Many times you might have a table in a database that holds items for processing. There may even be multiple steps between multiple people or tasks that access this same information at the same time. In fact, you might even have an entire workflow for processing items in a single table with a state column to indicate where in the workflow it is. The real question is how do you prevent these individuals or processes from accessing the same items at the same time.
Here is a lock mechanism that allows you to get a limited number of items at a time for processing without colliding with an identical request at the same time. First, set up the database table so that it has a column that can take a lock identifier. The lock identifer is NULL if the item is not locked or a value derived from SELECT NEWID() (SQL Server) or SELECT UUID() (MySQL).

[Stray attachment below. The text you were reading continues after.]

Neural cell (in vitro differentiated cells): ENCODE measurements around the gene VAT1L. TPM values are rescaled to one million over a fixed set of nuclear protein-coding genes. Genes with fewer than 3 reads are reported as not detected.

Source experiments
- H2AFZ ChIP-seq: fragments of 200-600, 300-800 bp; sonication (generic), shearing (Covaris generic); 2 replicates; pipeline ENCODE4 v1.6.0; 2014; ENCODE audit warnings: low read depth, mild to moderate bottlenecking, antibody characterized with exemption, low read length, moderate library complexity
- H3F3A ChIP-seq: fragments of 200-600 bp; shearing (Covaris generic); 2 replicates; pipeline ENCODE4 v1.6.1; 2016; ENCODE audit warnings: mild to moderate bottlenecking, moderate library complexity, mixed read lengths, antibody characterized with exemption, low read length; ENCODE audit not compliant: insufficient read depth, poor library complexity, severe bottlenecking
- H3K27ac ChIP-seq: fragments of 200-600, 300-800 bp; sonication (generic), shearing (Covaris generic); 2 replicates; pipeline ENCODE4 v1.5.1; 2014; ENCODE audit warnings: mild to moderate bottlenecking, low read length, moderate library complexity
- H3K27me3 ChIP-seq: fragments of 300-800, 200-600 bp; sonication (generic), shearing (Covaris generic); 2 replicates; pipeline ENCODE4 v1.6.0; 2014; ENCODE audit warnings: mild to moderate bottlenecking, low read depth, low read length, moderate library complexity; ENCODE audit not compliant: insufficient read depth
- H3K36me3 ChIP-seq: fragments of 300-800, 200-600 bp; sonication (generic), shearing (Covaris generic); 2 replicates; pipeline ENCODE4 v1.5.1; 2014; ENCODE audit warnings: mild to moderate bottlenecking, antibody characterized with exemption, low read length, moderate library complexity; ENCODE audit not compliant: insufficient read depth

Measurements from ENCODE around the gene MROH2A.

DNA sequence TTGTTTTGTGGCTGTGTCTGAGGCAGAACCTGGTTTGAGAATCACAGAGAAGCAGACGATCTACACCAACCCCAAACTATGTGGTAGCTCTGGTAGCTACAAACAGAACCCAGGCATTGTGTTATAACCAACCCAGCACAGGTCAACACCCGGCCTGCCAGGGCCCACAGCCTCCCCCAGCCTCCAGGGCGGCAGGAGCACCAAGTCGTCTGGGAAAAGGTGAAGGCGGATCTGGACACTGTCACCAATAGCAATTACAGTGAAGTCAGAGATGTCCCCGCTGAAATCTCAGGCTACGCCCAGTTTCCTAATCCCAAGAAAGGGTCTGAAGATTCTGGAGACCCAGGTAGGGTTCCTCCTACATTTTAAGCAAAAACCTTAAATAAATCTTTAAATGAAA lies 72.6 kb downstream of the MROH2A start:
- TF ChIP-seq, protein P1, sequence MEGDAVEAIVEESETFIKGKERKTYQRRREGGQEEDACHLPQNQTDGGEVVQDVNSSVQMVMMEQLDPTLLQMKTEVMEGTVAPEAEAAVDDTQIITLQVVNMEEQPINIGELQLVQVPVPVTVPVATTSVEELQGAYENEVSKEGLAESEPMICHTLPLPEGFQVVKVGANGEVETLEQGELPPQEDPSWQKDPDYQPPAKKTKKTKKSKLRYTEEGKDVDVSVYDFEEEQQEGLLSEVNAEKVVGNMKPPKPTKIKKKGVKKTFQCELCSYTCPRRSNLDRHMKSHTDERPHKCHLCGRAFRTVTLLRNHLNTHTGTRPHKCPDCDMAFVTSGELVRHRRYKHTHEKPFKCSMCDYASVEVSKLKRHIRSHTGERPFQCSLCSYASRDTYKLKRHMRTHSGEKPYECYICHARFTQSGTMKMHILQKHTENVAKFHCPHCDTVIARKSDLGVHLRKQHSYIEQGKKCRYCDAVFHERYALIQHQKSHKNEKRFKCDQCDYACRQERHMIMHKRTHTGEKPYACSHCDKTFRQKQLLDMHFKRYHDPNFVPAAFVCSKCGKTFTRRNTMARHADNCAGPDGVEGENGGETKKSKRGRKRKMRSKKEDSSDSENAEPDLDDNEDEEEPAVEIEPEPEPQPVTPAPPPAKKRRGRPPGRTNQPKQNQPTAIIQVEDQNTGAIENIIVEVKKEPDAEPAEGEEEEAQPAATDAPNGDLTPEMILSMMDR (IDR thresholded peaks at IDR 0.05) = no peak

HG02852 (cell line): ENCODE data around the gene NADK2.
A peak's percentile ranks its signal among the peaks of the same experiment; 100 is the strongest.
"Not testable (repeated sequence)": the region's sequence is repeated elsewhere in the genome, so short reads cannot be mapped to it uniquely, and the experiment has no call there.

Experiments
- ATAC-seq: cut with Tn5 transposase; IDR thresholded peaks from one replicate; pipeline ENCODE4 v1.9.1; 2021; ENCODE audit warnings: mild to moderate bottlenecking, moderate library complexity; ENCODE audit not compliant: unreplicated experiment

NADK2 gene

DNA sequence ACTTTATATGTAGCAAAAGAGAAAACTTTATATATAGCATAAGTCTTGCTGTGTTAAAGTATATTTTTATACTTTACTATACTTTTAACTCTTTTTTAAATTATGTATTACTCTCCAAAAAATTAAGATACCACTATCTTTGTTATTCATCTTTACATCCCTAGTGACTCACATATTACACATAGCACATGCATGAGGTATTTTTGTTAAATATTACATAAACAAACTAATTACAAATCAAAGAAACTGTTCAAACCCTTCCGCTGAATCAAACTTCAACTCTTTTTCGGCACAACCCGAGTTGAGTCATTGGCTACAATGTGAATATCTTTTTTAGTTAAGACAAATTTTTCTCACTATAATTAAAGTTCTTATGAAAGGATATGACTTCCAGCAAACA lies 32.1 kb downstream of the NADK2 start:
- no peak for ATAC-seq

The lock identifer is set on the rows or items to process with an update followed by a select on the rows with that same identifier. The following demonstrates how to lock a queue of 25 items to process:
Releasing the lock is done by selecting a sample row based on a primary key retrieved from the select statement used during the locking procedure to get the lock identifier. The lock is then released through an update.
Obviously, the SQL Server version is a bit more verbose and complex than MySQL. Some of the statements may be optimized or combined, but this gives the general idea.